Dangerous is another thing Americans are seen as being. The entire film Apocalypse Now can be seen as an example of this, as it takes place during the Vietnam War. A military state in which war is used as a tool to enforce beliefs, boost economics, and kill others. While American may attach this to Nazi Germany, much of the world will attach it to America. While Apocalypse Now focuses on the blood and war connotations of the word dangerous, Dogville tends to focus on the emotional implications of something which is dangerous. The best example of this comes from the citizens who inhabit Dogville and their exploitation of Grace. Throughout the film everyone in the township from the smallest child to the oldest women does their worse to this innocent woman, for no other reason than they can. Von Trier uses the township of Dogville to personify America, in that the people within it use and abuse a woman for no other reason that they can, and she can do nothing to stop them. With these two films both directors show why America can be considered dangerous, and by doing so reinforce stereotypes associated with Americans.

Freedom through war; some may say the statement is an oxymoron, but nevertheless it is a belief American’s history show they accept, maybe even agree with. As Vietnam is the subject of Apocalypse Now, this subject again shows stereotyped visions of American soldiers waging war. The major stereotype addressed here is hypocrisy in the “democracy”. The nation whose apex theories all revolve around freedom is waging a war. It is the hypocritical nature of America which many people have come to see a trait of it citizens and with Apocalypse Now this stereotype is reinforced through the films subject matter. Dogville also reinforces the hypocritical stereotype associated with Americans. In this film the duality comes in the form of American values, otherwise known as the American Dream, conflicting with the tangible actions of the citizens of the township. America’s values of equality, freedom, and liberty are the most recognizable characteristics of the nation’s idealistic nature. Conflicting with these ideals are the nations actions; whether it be waging war, supporting dictatorships, or perpetuating various form of hate, they are all now stereotypically American actions. Dogville demonstrates this belief through the exploitation, rape, and humiliation of Grace by a town whom the narrator describes as full of “good people”. While the townspeople talked of treating others with compassion and openheartedness, their actions are hypocritical of those beliefs and again reinforce stereotypes connected to Americans.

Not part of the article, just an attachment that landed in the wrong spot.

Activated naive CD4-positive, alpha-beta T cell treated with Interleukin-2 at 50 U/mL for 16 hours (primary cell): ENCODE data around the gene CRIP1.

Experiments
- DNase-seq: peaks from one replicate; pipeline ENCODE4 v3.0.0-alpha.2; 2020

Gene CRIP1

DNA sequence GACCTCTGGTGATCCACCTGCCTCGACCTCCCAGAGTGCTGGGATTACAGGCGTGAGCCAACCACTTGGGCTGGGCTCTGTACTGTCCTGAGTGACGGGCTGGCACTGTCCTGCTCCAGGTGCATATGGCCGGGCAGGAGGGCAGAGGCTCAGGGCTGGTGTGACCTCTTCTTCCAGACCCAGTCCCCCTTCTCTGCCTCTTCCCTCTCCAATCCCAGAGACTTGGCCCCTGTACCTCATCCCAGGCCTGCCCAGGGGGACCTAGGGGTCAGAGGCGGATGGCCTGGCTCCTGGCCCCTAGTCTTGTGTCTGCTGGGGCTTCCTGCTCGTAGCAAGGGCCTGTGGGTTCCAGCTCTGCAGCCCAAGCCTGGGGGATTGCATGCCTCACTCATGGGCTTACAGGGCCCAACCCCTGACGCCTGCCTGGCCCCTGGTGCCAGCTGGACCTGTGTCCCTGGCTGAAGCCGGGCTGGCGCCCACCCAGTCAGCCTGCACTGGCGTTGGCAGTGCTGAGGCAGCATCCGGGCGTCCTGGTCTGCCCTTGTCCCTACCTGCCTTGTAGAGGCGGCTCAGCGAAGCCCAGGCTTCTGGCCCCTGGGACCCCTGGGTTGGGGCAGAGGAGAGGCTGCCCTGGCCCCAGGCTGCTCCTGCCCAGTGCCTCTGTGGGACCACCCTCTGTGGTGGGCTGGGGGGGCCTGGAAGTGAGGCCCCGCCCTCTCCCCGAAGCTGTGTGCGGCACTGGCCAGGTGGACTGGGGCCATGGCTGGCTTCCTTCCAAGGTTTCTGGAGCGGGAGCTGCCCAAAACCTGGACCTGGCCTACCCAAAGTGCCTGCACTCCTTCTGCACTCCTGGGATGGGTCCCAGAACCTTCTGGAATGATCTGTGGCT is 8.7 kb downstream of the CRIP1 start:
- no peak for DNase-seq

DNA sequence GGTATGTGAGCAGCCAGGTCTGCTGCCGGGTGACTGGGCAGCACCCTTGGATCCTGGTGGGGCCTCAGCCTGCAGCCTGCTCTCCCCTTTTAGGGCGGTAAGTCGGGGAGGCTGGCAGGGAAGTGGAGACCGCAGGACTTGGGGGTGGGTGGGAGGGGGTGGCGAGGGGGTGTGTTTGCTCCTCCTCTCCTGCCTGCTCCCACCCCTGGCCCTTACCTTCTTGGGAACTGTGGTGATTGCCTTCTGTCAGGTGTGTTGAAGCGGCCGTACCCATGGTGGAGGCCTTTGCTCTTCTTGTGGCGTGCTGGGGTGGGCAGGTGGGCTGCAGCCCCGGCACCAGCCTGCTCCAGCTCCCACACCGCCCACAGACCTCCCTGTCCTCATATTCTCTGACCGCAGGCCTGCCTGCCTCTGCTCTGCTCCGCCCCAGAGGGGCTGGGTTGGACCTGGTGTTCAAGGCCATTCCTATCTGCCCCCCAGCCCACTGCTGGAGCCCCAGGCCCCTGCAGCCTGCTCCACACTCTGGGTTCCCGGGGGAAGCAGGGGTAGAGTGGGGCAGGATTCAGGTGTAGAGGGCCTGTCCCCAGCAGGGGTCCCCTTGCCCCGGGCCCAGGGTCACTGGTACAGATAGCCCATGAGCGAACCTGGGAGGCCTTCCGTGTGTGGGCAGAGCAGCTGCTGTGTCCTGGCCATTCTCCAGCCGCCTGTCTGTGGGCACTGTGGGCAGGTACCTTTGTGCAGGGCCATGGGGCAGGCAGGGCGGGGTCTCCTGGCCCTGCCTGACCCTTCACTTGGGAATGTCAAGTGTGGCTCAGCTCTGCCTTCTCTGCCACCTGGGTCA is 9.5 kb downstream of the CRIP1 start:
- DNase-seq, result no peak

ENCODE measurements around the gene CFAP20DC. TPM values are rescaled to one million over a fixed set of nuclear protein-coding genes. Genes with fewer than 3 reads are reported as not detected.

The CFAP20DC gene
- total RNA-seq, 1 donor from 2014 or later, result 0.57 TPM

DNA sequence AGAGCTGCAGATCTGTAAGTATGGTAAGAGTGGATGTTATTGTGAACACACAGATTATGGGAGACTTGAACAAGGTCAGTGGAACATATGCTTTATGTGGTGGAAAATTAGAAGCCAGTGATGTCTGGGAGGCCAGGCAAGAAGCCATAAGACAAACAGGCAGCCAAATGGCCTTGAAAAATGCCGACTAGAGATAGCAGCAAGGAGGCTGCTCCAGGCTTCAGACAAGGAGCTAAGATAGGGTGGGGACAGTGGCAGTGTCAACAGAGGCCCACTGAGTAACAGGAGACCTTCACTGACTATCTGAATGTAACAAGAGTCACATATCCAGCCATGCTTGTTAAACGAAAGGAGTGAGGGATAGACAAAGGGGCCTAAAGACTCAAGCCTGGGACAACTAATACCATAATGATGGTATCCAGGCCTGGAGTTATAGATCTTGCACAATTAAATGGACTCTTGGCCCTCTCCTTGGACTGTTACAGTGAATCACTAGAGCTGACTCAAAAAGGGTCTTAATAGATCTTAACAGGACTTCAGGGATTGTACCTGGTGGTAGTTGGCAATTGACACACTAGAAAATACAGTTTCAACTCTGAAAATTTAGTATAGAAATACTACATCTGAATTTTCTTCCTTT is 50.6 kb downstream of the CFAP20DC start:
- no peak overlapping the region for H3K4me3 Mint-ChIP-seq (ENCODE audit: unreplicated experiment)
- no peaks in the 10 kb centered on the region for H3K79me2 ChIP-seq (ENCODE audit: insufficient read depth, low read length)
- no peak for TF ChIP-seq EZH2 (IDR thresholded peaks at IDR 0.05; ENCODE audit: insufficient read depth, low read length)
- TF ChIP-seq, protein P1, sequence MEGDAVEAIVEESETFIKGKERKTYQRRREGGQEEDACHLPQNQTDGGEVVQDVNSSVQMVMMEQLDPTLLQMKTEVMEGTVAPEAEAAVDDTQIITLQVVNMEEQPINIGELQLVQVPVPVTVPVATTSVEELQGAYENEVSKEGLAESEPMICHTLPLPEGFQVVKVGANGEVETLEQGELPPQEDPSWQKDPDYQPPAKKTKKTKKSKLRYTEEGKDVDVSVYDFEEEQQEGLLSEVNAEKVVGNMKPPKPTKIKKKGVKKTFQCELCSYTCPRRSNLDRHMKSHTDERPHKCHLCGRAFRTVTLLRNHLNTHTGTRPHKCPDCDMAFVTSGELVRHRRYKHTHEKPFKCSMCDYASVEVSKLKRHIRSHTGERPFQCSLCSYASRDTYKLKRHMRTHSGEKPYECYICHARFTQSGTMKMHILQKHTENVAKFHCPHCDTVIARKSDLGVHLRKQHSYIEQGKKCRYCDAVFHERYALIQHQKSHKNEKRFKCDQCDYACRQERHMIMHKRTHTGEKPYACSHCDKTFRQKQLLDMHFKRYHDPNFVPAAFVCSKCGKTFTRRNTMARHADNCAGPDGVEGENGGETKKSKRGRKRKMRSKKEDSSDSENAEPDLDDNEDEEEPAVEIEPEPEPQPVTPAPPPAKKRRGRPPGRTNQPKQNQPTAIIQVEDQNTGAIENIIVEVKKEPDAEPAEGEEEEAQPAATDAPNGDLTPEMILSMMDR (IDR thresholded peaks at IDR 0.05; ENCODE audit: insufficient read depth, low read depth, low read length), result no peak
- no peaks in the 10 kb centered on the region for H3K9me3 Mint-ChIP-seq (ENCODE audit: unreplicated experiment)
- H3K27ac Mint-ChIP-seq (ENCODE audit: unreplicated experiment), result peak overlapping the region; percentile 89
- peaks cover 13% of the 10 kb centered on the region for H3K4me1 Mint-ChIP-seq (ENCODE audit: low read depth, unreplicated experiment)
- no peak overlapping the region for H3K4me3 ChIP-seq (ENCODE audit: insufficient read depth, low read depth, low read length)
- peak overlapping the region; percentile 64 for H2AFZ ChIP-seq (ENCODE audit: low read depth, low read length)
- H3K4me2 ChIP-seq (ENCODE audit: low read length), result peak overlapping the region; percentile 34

The stereotypes explored throughout this paper are all negative portrayals of Americans. There are also a number of positive stereotypes associated with Americans the most important of which has to do with the amount of freedom enjoyed in America, as well as the values connected to the American Dream. Dogville’s director Lars Von Trier is quoted as saying, "There are a lot of Americans I sympathize with very much, but not the Government right now, no. We just do not agree on politics, but that's not being Anti-American. I am critical about a country with a system that allows so many losers. I think that is wrong ( imdb.com).” It is important to know what people around the world stereotypically associate with Americans so that these notions can be changed. While these films may reinforce stereotypes, it is not to make people upset. It is to let them know that there are good reasons people have these opinions and that action must be taken in order to change.